Colon cancer mostly occurs in those older than 50 years of age.(iStock)
Colon cancer mostly occurs in those older than 50 years of age.(iStock)

Spread awareness about colorectal cancer

Colon cancer is the third most common cancer in the world. About 18 lakh cases were diagnosed and nearly 8.5 lakh deaths occurred due to colon cancer in 2018, according to global cancer database GLOBOCAN.
By By Dr. Venkata Pradeep Babu Koyyala
UPDATED ON MAR 24, 2020 12:32 PM IST

In this article, we are going to discuss colon cancer in a very simple language. The layman approaches cancer with an emotion that astronomy or even electricity does not arouse. Patients consider cancer diagnosis as one of the most traumatic and revolutionary events of their lives. Independent of the prognosis, the diagnosis brings with it a change in a person’s self-image and his or her role at both home and the workplace.

The human body is made up of trillions of cells. These cells contain an important regulatory component called the DNA, which contains genes. These genes control the way our cells function. When we say cancer, it is not a single disease, but a collection of related diseases, where the common aspect is that some of the body’s cells have begun to divide uncontrollably.

Dr. Venkata Pradeep Babu Koyyala
Dr. Venkata Pradeep Babu Koyyala

More than 1,300 patients die due to cancer in India every day. More than 70% of them are in the age group of 30-70 years. By the time you finish complete reading this article, two new cancer cases in India will have already been detected in the country.

Colon cancer is the third most common cancer in the world. About 18 lakh cases were diagnosed and nearly 8.5 lakh deaths occurred due to colon cancer in 2018, according to global cancer database GLOBOCAN. Although the highest number of colon cancer cancers is witnessed in the West, the incidences are rapidly rising in Asia, particularly India. This may be due to changing dietary patterns and environmental factors.

Colon cancer mostly occurs in those older than 50 years of age. However, of late, 25-year-olds have also been falling prey to it. The reason for this dangerous epidemiological shift is yet to be understood. Preliminary studies suggest that prolonged television viewing is a risk factor for colon cancer.

The genetic changes that cause cancer can be inherited from our parents or arise during a person’s lifetime. The latter can be attributed to errors during cell division or certain environmental exposures. There is a condition called Lynch syndrome, which causes hereditary colon cancer and increases the risk of other cancers such as endometrial cancer.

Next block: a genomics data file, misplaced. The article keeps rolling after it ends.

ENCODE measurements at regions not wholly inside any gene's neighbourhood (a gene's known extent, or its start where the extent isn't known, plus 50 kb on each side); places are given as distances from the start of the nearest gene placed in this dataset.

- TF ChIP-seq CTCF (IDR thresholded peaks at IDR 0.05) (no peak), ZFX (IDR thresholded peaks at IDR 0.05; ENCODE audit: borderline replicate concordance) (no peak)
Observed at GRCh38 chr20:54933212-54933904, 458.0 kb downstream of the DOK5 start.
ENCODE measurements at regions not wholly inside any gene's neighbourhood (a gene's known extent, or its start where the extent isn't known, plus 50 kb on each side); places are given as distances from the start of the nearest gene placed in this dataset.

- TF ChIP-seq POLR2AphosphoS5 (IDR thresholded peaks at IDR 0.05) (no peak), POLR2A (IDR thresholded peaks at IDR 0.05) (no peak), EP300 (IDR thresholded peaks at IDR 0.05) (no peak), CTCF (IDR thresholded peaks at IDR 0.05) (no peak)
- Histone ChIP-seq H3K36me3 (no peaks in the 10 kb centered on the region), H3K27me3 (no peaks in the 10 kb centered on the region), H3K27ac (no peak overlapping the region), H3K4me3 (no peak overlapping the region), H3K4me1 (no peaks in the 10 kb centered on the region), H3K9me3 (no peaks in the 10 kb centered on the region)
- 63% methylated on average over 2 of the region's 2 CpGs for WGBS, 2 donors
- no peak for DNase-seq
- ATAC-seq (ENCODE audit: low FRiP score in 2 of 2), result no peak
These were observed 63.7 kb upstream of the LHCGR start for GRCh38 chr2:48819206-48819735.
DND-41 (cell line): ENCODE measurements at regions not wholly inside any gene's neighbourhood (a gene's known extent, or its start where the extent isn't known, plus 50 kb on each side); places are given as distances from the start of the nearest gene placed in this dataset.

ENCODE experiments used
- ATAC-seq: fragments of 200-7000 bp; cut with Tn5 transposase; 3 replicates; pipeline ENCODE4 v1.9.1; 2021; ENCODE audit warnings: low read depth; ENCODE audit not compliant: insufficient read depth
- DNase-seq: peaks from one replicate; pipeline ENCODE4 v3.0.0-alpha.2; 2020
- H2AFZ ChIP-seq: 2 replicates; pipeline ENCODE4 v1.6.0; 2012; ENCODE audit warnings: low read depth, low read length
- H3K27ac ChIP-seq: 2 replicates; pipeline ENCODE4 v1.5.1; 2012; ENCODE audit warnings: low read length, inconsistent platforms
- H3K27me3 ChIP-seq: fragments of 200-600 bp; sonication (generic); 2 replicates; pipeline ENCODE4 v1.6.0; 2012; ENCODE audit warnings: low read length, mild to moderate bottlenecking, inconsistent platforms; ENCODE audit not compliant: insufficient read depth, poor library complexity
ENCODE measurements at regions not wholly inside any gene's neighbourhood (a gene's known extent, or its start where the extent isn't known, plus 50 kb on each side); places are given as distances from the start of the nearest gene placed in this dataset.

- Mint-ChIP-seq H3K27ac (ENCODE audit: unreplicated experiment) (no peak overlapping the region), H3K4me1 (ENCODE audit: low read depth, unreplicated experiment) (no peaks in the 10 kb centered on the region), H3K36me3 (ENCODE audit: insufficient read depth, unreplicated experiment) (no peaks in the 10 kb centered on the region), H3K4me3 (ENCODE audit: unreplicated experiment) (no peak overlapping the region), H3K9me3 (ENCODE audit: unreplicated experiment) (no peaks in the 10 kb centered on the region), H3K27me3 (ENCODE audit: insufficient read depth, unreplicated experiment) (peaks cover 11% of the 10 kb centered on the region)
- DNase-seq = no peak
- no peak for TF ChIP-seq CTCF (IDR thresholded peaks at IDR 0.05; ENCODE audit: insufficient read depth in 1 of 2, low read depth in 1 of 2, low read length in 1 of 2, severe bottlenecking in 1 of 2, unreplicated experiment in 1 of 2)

There are at least five such syndromes that can cause colon cancer. Medical conditions like acromegaly (an overgrowth syndrome), patients with ulcerative colitis, crohn’s disease and renal transplantation are some of them.

So, the question that arises in everyone’s mind: what are the factors that increase the risk of developing colorectal cancer? Obesity is one of them, with more and more colon cancer-related deaths seen among those who are overweight.

Diabetics are 1.3 times more likely to get colon cancer than non-diabetics.

One more factor is the consumption of red meat. Dietary supplementation and adequate levels of calcium, pyridoxine vitamin and vitamin D may be protective against colon cancer. The importance of exercise should also not be undermined.

We are exposed to chemicals, pesticides, pharmaceutical drugs, cosmetics, and various types of radiation and magnetism every day. Some of these may be carcinogenic, but most of them are unavoidable.

I conclude with a few words. Cancer doesn’t discriminate. It affects all sections of the society. As a famous pathologist said, “The only way to avoid cancer is not to be born, to live is to incur risk.” Be vigilant and spread awareness. Once cancer occurs, the next thing is to find out the best possible treatment for it. If you are surrounded by the best of people, fighting against cancer is not impossible.

Know more about colorectal cancer here.

This article has been written by Dr. Venkata Pradeep Babu Koyyala, MD (Gen.Med) DNB (Medical Oncology) Consultant, Medical Oncology, Rajiv Gandhi Cancer Institute and Research Centre, New Delhi.

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